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Andrew Symonds has admitted that alcohol played a part in his poor attitude this year and getting axed from the squad in Darwin was the wake-up call he needed to address his behaviour. Symonds also conceded that he had hurt his relationship with his good friend Michael Clarke, the stand-in captain, when the Darwin decision was made.
Speaking for the first time about the reasons that led to his being sent home, Symonds said he had started drinking too much after last season's racism row with the India spinner Harbhajan Singh. Harbhajan was alleged to have called Symonds a monkey during the Sydney Test and was suspended for three Tests but the ban was overturned on appeal.
"At times, I was drinking too much and I wasn't a good bloke to be around," Symonds said on Channel Nine. "I had turned bad, I think, with the buildup of the whole of last summer and the things that had unfolded.
"I wasn't in a great place. Looking back now it probably happened at the right time that I got sent home and told to straighten myself out. I feel much better within myself. Even if I don't come back and play great cricket, I know that I have done something that will improve what I need to be as a person."
It is not the first time Symonds has revealed his trouble with alcohol. In his 2006 autobiography, Symonds recalled the sketchy details of a pub crawl in Cardiff the previous year that led to him being dumped from the side that played Bangladesh the next morning when he turned up at the ground drunk.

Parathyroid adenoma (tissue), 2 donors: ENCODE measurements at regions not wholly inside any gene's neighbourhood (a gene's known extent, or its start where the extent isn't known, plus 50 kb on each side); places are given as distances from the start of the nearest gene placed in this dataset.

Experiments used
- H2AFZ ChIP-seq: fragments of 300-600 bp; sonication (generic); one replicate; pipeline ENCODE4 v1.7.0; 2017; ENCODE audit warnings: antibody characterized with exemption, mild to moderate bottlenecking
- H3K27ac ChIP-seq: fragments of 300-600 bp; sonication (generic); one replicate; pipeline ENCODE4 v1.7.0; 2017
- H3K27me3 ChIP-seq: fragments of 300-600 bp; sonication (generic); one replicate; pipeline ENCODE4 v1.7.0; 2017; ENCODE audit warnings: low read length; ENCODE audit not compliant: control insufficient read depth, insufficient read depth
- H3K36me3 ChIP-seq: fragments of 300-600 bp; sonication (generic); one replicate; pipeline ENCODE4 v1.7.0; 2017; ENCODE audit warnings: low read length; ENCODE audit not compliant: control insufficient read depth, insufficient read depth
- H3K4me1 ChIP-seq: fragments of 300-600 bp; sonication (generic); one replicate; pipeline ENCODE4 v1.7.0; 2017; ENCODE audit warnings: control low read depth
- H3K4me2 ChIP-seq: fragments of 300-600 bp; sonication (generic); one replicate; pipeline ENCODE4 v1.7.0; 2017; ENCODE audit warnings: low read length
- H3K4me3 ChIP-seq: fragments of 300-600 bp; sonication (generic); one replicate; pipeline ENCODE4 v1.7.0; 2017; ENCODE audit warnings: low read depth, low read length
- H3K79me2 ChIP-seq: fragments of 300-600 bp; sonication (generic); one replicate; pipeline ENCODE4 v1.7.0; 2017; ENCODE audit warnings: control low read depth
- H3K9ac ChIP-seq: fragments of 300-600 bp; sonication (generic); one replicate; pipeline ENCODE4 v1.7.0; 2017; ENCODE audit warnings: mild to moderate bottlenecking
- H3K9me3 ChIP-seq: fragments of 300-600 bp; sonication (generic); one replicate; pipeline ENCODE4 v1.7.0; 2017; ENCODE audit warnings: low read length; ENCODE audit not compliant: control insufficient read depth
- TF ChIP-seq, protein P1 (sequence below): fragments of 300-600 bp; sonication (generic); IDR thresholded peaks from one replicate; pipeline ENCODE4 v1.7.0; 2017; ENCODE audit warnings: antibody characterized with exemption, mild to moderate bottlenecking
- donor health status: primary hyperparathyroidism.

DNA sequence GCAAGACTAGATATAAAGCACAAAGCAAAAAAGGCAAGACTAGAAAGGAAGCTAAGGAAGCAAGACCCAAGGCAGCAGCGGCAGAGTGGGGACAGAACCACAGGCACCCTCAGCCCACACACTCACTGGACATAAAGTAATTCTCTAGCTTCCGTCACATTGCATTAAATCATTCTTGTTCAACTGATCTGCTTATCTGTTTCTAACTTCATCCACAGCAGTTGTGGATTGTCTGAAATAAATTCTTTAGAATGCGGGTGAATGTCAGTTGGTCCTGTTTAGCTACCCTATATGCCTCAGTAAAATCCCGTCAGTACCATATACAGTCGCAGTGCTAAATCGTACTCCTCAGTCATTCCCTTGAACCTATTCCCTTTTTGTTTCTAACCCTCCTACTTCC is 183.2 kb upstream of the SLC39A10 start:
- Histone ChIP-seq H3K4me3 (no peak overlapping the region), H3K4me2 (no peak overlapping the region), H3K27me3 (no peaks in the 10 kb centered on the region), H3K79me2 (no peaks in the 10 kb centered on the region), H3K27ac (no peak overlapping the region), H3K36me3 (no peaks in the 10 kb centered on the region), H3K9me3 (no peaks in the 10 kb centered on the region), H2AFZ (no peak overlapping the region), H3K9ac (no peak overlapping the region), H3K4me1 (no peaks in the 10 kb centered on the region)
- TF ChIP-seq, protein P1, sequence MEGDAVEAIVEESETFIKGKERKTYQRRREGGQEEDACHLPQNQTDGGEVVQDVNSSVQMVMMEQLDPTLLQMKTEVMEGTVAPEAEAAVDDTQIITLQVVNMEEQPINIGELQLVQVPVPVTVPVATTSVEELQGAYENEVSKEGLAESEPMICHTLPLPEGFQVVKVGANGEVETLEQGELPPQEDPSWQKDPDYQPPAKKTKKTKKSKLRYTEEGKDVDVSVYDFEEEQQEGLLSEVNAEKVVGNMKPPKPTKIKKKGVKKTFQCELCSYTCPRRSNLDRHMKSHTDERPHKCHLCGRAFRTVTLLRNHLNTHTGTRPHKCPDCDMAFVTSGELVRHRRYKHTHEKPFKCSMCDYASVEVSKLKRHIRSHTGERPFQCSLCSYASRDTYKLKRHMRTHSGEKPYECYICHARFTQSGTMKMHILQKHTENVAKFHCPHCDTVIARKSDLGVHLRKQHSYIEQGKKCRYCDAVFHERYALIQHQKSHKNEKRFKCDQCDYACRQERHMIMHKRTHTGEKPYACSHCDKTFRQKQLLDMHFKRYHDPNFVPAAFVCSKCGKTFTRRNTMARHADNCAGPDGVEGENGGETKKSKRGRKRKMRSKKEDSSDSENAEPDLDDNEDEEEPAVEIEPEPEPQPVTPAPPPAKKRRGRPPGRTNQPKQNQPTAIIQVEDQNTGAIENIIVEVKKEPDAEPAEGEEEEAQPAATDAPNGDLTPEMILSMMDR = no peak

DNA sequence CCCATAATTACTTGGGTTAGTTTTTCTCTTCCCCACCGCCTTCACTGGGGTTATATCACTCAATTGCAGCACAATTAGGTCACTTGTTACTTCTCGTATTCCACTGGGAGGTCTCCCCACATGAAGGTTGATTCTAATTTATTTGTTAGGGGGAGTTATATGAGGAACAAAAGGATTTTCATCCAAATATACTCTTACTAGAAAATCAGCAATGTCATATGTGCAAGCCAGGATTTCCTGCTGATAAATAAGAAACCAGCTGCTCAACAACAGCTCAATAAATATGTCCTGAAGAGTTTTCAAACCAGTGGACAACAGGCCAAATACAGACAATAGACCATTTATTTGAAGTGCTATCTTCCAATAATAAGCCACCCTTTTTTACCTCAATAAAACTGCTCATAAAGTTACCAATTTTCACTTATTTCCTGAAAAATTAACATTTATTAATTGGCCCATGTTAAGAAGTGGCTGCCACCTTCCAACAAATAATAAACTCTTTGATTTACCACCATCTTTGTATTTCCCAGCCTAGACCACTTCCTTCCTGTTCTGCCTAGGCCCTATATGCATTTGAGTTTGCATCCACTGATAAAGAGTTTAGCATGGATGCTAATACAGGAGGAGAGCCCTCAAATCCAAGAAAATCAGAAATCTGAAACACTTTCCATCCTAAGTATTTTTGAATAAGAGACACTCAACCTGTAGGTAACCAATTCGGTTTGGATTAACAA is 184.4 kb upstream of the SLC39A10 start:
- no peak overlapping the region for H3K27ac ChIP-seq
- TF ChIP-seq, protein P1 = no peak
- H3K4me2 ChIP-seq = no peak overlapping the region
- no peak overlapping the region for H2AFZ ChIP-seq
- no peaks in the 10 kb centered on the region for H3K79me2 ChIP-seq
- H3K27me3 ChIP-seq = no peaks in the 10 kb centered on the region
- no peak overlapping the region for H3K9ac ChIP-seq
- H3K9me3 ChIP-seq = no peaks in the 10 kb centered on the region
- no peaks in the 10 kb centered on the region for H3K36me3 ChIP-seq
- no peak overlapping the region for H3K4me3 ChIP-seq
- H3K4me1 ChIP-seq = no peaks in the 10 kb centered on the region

Having missed the recent tour of India, Symonds is likely to return to the Test side at the Gabba on Thursday, when Australia take on New Zealand. Symonds has not played a Test since the tour of the Caribbean and it was on that trip that reports emerged of a bar-room argument between him and Clarke.
It was Clarke who tried to help Symonds sober up after his Cardiff bender and on the 2006 tour of South Africa pulled Symonds away from a potential punch-up with a rugby player. But their relationship took another blow when Clarke was a key part of the team leadership group that sent Symonds home from Darwin following his fishing trip and Symonds said he had not treated Clarke, the team's vice-captain, appropriately.
"I did something silly with him one night and I suppose I was a bit disrespectful to him," Symonds said. "That relationship is still alive, but to be perfectly honest it is not what it was. We are both making efforts to get it back to where it was because that's a friendship I don't want to lose."
Symonds knows he cannot afford another behavioural slip-up or "it's not going to be a pretty ending". He made his comeback appearance in Australian colours in the All-Stars Twenty20 match on Friday, when he regained some of his lost form with 45 from 35 balls.